This suggests that the positive externalities of cluster formation have tended to work and in all probability, many of these MSME enterprises perform an ancillary function. Also interestingly, at least for SSI, there has been a sharp increase in the number of registered units...At the lower end of the industrialization spectrum are cottage and rural industries. There are cluster development schemes for khadi, handlooms, handicrafts and skill upgradation and market development schemes.

Other than schemes like Sagar Khedu Yojana, Vanbandu Kalyan Yojana, Garib Samruddhi Yojana and even Garib Kalyan Melas, something like Mission Mangalam is also an attempt to integrate animal husbandry, agro processing, food processing, aquaculture, processing of forest products, handlooms, handicrafts, garments, bamboo and timber products into markets, through Sakhi Mandals, self-help groups (SHGs) and other communities of the poor. Gujarat Livelihood Promotion Company Limited (GLPC) was set up in 2010 to implement Mission Mangalam. Part of this inclusion is a financial inclusion agenda.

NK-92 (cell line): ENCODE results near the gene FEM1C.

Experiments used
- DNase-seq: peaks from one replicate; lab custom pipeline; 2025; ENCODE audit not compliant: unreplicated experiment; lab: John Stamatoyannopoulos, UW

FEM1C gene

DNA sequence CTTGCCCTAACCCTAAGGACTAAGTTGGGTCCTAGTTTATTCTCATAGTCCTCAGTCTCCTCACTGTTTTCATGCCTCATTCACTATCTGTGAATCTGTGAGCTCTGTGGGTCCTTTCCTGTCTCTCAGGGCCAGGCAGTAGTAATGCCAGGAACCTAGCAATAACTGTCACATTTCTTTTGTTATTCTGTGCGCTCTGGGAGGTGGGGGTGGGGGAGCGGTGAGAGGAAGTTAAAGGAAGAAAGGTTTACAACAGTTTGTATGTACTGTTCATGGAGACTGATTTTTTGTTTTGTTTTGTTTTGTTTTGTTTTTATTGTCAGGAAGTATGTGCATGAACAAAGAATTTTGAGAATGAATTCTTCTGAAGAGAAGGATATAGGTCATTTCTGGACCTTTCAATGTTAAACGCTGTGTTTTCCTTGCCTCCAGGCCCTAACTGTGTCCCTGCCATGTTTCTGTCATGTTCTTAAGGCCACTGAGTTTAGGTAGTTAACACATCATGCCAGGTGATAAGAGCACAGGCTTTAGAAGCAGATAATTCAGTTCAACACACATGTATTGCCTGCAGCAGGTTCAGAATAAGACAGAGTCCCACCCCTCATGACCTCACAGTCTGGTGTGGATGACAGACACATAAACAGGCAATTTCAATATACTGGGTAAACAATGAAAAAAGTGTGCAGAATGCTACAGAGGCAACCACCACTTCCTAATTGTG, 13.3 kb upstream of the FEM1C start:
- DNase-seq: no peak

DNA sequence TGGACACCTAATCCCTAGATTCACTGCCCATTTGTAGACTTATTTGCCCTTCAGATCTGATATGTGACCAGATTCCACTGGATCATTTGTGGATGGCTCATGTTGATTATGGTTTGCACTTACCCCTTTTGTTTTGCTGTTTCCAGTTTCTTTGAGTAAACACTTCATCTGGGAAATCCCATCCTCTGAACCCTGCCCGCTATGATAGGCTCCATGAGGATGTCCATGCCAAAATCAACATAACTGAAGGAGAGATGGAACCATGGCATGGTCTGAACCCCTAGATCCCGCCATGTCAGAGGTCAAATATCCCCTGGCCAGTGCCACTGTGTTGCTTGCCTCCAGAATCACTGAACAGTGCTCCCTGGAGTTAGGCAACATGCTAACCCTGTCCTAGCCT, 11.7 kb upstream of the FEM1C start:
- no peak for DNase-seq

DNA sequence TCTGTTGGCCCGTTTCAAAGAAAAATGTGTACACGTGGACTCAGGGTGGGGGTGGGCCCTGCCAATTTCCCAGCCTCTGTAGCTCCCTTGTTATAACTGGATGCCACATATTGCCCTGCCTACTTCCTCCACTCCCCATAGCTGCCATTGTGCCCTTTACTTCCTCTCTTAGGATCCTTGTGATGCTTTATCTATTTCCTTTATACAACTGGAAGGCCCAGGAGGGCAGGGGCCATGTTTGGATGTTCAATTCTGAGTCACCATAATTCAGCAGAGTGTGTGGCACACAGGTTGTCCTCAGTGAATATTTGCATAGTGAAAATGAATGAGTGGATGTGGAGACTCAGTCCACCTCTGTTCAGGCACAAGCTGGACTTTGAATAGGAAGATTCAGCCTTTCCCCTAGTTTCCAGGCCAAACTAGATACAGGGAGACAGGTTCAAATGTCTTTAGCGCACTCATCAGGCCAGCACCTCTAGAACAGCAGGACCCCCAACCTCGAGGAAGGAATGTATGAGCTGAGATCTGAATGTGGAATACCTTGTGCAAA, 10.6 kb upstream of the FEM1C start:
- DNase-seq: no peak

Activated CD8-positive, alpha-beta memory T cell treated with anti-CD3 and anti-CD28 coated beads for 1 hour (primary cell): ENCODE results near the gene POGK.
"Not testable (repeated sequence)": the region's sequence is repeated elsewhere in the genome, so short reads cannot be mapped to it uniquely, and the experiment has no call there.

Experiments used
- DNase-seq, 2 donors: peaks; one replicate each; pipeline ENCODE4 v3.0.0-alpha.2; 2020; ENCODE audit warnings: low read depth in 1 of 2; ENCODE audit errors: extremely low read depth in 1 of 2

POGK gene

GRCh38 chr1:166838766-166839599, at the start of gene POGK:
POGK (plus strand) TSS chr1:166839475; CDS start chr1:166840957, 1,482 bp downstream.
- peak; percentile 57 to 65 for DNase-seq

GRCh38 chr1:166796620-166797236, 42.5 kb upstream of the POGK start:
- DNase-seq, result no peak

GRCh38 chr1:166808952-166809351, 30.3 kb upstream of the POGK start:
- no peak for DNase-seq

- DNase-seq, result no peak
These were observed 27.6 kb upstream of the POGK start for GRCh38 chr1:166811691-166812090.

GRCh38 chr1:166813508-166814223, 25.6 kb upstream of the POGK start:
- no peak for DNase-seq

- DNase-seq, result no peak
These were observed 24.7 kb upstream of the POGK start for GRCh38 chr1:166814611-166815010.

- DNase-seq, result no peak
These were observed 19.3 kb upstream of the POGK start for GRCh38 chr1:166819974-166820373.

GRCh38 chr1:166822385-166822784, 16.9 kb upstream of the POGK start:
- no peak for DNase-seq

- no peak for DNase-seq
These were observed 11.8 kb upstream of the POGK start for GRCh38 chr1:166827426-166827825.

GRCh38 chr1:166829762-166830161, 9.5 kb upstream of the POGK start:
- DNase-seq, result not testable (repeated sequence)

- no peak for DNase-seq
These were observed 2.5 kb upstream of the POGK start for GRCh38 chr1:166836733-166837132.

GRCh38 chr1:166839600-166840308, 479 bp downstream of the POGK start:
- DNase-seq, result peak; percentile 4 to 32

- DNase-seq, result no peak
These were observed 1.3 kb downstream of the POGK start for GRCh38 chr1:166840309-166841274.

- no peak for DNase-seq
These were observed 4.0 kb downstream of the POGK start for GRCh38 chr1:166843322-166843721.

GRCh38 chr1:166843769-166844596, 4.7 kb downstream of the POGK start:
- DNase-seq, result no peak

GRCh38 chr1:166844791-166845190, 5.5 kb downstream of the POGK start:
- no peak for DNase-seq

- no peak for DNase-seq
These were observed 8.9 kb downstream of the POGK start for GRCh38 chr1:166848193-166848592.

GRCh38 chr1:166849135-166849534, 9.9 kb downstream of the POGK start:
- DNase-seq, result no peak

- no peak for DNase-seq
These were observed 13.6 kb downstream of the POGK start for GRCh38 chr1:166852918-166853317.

Gujarat is known as a state with a strong manufacturing base and in constant prices, the primary sector's share in GSDP has declined from 19.5% in 2004-05 to 14.6% in 2010-11, a decline that was mentioned before. Agriculture's share (this includes animal husbandry) has declined from 13.2% in 2004-05 to 10.9% in 2010-11. While the share has declined, the growth rate of Gujarat's agriculture, especially since 2000, has been remarkable and has been commented upon.

Gujarat's agriculture has grown at more than 10%. In addition to water, electricity and roads, there have been other factors too. The Krushi Mahotsav programme was started in 2005 and is a month-long mass contact programme with farmers, including mobile "Krushi Raths". Soil health cards are issued for every plot of land. The Gujarat Cooperatives and Water Users Participatory Irrigation Management Act was passed in 2007 and participatory irrigation management introduced.